LCD Density Explained
If there is one great reason to root your Android device it is to change the LCD Density setting. If you're new to Android you may not know what LCD Density means. Well, in a nutshell it is similar to changing the screen resolution on your desktop computer - but it isn't exactly the same.
At first the setting numbers seem counter-intuitive. On your desktop computer, as you increase the screen resolution numbers text, icons, and applications all start to look smaller. However, on Android when you increase the density setting everything looks bigger. Wait, what's going on here?!
First of all you need to understand that the Android User Interface uses something called a "display independent pixel" or a "dip" (yes, it's confusing because the density settings are in "dots per inch" or "dpi" which are considered the same as "ppi" or "pixels per inch" as well).
The default LCD Density setting on Android is 160 dpi. As far as the operating system is concerned 1 dip @ 160 dpi = 1 screen pixel. It doesn't mean that's actually true, but you've gotta start somewhere. In my opinion it would have been a lot nicer if they'd chosen 100 dpi because then it would be an easy percentage thing, but they didn't so we're stuck with this formula:
dip * (dpi/160) = scale
So, let's say I change my tablet's screen density to 120 dpi. I've just scaled down my User Interface elements (icons, dock, widgets, etc.) to 75%. Everything looks smaller! If I change the density to 240 dpi I'm scaling everything up 1.5 times. Everything looks bigger!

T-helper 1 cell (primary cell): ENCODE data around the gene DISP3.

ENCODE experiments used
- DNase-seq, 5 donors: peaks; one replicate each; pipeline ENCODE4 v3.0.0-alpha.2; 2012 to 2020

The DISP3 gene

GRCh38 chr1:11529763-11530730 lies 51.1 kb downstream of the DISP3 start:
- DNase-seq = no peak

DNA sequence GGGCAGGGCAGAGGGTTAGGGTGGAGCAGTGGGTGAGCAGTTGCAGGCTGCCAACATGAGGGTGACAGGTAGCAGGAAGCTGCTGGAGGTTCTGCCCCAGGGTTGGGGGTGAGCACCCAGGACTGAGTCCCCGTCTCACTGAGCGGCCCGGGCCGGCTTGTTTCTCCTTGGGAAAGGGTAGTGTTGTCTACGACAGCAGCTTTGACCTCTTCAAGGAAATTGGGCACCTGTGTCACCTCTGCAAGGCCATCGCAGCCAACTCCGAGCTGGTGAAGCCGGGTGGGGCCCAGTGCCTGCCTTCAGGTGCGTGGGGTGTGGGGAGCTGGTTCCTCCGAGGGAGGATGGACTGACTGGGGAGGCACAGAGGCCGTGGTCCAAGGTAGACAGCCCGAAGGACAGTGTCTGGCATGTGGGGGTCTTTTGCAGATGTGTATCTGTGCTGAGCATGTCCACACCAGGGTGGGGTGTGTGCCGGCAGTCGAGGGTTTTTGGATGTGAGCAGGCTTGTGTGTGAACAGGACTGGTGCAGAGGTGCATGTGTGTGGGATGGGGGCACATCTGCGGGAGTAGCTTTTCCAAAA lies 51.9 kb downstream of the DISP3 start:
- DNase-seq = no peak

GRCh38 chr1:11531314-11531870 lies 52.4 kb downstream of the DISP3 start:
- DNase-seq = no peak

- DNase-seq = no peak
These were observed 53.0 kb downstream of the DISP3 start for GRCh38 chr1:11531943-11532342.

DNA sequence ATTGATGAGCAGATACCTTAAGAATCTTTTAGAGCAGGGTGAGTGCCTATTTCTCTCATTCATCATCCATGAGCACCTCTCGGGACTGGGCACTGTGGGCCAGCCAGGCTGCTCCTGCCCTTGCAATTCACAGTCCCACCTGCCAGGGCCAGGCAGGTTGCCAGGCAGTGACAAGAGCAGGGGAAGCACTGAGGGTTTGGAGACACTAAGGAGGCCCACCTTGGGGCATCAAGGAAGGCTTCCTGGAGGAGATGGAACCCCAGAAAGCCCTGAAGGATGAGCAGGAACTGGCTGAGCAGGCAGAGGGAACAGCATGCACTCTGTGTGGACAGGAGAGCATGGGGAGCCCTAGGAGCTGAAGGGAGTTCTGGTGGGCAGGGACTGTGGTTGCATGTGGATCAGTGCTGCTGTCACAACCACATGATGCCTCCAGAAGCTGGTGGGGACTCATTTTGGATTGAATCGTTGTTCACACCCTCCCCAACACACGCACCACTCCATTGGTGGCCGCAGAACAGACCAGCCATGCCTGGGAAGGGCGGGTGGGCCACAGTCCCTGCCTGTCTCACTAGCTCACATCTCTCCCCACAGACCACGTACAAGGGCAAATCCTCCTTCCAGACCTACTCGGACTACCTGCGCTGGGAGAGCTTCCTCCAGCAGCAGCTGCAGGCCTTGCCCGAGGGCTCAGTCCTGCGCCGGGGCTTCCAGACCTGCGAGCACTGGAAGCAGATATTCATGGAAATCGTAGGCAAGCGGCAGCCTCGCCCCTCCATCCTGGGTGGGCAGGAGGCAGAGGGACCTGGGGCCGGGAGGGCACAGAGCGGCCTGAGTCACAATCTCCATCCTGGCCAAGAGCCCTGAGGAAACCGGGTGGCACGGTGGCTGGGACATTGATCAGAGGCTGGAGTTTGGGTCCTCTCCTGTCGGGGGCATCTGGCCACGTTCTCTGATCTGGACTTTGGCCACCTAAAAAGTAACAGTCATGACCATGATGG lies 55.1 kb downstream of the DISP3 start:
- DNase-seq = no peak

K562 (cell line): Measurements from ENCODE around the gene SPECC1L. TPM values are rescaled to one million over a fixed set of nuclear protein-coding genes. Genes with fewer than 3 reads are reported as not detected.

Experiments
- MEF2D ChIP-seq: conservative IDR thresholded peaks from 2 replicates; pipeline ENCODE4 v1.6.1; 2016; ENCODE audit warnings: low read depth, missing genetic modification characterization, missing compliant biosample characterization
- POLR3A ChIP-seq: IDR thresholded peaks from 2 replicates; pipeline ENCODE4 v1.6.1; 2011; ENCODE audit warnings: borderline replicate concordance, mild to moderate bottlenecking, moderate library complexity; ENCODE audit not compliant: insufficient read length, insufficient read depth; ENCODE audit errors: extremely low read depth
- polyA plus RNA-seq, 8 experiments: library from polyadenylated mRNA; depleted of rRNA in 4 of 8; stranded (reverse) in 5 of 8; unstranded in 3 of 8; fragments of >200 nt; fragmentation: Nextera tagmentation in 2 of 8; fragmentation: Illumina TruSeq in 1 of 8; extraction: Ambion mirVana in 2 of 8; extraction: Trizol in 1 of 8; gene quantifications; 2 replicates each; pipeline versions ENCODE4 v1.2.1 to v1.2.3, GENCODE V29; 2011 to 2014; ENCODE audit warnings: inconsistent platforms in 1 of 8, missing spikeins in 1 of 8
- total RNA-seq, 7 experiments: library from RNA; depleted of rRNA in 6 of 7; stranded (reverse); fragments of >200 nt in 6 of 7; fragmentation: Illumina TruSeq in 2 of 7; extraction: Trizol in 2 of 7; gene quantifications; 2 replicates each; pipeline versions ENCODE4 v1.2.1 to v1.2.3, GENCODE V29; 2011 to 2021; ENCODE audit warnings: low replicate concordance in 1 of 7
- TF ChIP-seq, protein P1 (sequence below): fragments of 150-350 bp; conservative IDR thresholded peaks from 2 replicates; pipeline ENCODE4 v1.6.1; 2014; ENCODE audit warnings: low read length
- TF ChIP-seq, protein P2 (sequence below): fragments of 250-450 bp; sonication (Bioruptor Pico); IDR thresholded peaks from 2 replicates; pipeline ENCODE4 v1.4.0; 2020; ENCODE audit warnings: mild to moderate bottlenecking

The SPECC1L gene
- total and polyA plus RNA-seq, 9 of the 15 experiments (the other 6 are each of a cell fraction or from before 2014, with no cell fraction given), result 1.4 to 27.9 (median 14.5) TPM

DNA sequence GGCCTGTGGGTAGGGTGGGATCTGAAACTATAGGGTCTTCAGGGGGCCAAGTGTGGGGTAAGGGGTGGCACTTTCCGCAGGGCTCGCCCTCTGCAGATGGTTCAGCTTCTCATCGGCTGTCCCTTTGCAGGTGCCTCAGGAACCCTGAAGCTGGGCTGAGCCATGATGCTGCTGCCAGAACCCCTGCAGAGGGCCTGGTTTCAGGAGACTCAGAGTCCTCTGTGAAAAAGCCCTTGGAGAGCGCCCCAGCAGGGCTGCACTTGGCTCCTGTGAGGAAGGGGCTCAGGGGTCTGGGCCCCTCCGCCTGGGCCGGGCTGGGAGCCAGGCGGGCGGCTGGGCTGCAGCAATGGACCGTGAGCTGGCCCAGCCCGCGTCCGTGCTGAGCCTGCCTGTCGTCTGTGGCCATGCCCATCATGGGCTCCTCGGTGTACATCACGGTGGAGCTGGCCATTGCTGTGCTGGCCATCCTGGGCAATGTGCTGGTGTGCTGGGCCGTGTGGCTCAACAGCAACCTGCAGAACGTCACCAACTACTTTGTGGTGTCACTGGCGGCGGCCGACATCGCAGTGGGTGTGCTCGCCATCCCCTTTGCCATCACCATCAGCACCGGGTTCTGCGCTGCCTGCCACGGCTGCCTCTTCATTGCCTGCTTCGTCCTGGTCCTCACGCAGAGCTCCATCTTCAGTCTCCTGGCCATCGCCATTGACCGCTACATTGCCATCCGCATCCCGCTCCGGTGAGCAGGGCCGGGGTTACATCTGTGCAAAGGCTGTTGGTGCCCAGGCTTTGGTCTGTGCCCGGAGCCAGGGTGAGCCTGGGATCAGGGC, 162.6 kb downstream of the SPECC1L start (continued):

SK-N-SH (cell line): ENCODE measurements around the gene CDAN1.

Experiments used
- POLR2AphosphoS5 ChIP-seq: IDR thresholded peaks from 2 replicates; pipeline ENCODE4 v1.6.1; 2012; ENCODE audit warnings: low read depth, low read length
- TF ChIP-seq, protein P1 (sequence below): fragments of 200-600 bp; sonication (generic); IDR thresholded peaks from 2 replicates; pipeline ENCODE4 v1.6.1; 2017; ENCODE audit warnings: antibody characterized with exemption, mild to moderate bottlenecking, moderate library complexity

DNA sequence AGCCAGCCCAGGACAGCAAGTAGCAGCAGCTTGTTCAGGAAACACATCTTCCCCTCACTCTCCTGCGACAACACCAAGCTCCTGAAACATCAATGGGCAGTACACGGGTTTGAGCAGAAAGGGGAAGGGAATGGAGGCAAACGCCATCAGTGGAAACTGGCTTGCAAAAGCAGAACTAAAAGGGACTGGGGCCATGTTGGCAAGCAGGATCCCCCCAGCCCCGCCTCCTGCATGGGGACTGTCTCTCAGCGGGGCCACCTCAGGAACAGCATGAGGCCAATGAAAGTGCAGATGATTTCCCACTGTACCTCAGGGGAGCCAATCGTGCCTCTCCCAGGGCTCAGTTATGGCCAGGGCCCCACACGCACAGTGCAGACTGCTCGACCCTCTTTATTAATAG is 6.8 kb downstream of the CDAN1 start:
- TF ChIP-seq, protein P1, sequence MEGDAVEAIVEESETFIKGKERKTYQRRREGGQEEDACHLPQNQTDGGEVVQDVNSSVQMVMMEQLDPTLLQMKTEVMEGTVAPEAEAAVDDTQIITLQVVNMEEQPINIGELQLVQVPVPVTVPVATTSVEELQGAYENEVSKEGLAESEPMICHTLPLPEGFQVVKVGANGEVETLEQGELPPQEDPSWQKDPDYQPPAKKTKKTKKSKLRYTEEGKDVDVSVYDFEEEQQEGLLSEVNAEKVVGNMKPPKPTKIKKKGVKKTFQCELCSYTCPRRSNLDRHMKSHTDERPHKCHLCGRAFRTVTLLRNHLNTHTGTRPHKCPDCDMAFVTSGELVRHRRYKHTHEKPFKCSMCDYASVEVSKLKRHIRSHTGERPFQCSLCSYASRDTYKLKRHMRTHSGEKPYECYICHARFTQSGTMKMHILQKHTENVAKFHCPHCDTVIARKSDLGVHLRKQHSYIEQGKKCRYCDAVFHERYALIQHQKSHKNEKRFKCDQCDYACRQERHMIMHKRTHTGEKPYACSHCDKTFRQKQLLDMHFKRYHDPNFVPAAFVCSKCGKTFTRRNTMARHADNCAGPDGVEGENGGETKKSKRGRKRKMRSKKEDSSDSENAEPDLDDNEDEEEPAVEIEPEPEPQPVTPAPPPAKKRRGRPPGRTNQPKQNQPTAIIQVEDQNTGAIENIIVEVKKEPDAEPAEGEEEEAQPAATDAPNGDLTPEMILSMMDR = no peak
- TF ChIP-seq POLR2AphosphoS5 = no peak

If you do any kind of web design targeting mobile devices this can initially be frustrating when you have a phone with a QVGA (240x320) screen and it insists the portrait width is 320 pixels wide. Well, Android devices with QVGA screens would normally have a density setting of 120 dpi to be useable so :
320 dip * .75 = 240 screen pixels
On the other end of the spectrum you have high-density screens that pack a lot more pixels per inch. It's not an Android device, but you may have heard of the iPhone 4 "retina" display? It packs 326 dpi density. The screen's resolution is 960x640, but at that density everything intended for the iPhone 3GS screen (which is 480x320 @ 163 dpi) will be scaled up x 2. To take advantage of this and not serve up blurry, blown-up images an app or web site can substitute images created at twice the normal resolution so they look crisp and clean.
Why bring up the iPhone "retina" display? Well, Android 2.2 "Froyo" came out with support for what Google calls "xhdpi" (eXtra High DPI) of 320 dpi and higher and Android 2.3 "Gingerbread" included support for "xlarge" (eXtra Large) displays 7" and up. Additionally there are some screen manufacturers working on even higher densities than "retina" - in 2008 Casio made a 2" screen at almost 550 dpi (not sure it made it's way into any devices) and last year announced a join-venture creating 4.8" displays at 458 dpi (that's full HD resolution!) - so eventually the high-resolution experience WILL also come to Android.
So now you know!
(btw, as much as Apple likes to pretend they were the first to bring a "print quality" display to a mobile device - 300 dpi is the minimum resolution considered "print quality" by the way - Toshiba beat them to the punch back in 2007! A 3" WVGA screen @ 313 dpi on a Windows Mobile 6 device).
A message from your friendly Net Neighborhood geeky gadget girl!
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02-27-2011 02:13 AM
Thank you very much, your "explained" resolved problems which bother me a few days.